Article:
One of the joys of Hoi An is uncovering its surprisingly robust culinary scene. While part of the foodie experience is wandering down alleyways in search of a single-dish food stand that may or may not be open or even uncovering your own hole-in-the-wall find, sometimes you just want to enjoy it all with minimum fuss.
Spice Viet Restaurant (187 Ly Thuong Kiet, just next to ÊMM Hotel Hoi An) takes out the traveling component but leaves all the flavor by serving up Hoi An’s most iconic dishes in one beautifully contemporary space featuring atmospheric dark woods, lots of live greenery, and pretty displays of fragrant, dried spices. The carefully curated, 3-page menu also includes favorites from all around Vietnam as well as vegetarian dishes
Opened in July 2018, Spice Viet Hoi An has already gained buzz for building on the freshness and simplicity that Vietnamese cuisine is known for by using sustainable, organic produce, most locally-sourced within a 30km radius of the restaurant. We peruse the menu and spot a number of tantalizing dishes that we haven’t seen on any other restaurant menu including Vietnamese smoked duck breast, chicken stewed with lotus seeds, and a green papaya salad topped with grilled flank steak in a tamarind dressing.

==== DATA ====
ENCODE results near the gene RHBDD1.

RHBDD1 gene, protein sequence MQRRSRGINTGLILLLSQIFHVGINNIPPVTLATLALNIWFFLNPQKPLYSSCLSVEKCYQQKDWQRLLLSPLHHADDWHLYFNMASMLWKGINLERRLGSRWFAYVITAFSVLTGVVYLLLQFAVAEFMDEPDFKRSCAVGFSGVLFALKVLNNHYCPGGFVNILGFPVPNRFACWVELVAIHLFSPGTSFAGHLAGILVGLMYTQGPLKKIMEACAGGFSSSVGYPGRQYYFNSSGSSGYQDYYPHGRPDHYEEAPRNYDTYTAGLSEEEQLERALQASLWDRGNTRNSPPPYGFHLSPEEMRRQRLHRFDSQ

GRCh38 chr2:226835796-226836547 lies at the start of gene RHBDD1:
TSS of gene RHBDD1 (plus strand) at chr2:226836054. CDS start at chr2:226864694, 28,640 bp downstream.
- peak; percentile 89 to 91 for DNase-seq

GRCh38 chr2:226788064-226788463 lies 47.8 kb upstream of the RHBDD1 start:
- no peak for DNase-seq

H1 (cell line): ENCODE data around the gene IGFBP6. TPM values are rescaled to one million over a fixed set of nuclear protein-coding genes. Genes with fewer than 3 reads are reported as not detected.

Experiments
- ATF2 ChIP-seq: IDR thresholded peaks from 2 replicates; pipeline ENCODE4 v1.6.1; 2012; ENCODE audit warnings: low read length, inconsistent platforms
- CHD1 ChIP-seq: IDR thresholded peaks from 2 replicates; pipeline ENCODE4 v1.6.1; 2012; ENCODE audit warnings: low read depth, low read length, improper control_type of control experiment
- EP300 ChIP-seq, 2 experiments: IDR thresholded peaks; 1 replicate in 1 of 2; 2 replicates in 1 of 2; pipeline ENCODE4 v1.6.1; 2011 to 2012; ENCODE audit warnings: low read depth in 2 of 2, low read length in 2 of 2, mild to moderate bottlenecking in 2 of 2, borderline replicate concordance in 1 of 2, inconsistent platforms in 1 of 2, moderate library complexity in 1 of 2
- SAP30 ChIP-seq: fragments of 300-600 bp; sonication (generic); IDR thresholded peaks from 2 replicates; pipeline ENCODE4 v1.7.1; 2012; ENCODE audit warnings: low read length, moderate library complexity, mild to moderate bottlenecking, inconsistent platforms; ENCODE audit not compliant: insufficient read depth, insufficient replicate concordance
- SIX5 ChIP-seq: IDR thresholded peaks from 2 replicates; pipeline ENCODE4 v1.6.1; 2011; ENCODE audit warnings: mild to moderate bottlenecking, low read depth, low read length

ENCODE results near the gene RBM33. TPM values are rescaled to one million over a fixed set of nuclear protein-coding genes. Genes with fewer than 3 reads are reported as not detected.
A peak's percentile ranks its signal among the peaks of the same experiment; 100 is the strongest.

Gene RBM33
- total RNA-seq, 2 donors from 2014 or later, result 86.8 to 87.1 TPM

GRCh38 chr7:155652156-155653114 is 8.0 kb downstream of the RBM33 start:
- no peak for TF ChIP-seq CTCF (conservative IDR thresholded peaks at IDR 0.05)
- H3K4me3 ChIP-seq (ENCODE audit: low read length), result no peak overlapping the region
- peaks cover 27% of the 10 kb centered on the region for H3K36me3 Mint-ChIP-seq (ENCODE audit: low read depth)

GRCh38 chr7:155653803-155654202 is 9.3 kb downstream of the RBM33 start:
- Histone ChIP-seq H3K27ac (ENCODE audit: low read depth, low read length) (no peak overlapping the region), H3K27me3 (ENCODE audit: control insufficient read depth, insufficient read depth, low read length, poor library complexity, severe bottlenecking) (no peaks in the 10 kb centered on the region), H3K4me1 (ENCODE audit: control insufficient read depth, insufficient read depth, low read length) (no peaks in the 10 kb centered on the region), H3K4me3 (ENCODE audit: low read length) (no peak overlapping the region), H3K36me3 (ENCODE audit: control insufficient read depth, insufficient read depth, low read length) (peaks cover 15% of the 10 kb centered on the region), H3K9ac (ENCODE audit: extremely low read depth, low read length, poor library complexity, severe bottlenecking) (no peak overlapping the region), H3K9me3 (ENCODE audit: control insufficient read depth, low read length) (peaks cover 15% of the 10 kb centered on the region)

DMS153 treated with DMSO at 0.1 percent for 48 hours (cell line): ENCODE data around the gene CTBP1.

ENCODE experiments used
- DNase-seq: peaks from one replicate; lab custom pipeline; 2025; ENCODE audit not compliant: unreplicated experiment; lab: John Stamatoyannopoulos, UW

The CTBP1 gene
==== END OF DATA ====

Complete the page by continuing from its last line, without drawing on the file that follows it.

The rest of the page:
In the end, we settle on dishes from Hoi An and Hanoi, starting with a fried wonton appetizer topped with a sweet and sour sauce and a beautifully presented chicken & rice. While wontons can be found everywhere in Vietnam, usually in a noodle soup, Hoi An has its own version, using crispy fried wonton skins as a base for a topping of shrimp and pork in a tangy sauce with crunchy bell peppers and onions. Simple and delicious, it’s wonderfully unique to Hoi An.
For our other main, we head north to Hanoi for cha ca la vong, pan-fried chunks of boneless fish marinated with turmeric and galangal. The beauty of this dish was in the freshness of the fish and herbs, including dill, not commonly seen in Vietnamese cuisine outside of northern Vietnam. Spice Viet gets all its herbs from nearby Tra Que, famed for growing fresh, organic produce using locally-sourced seaweed to fertilize the plants instead of chemicals.
Just five minutes from Hoi An’s Ancient Town, we were thrilled to go on a culinary journey through Vietnam, surrounded by intricate latticework and flowing fabrics that created distinct dining spaces, allowing for both large tour groups and more intimate gatherings.
Spice Viet Restaurant also has branches in Hue (15 Ly Thuong Kiet), Saigon (157 Pasteur, D3) and Hanoi (46 Nguyen Truong To).
By James Pham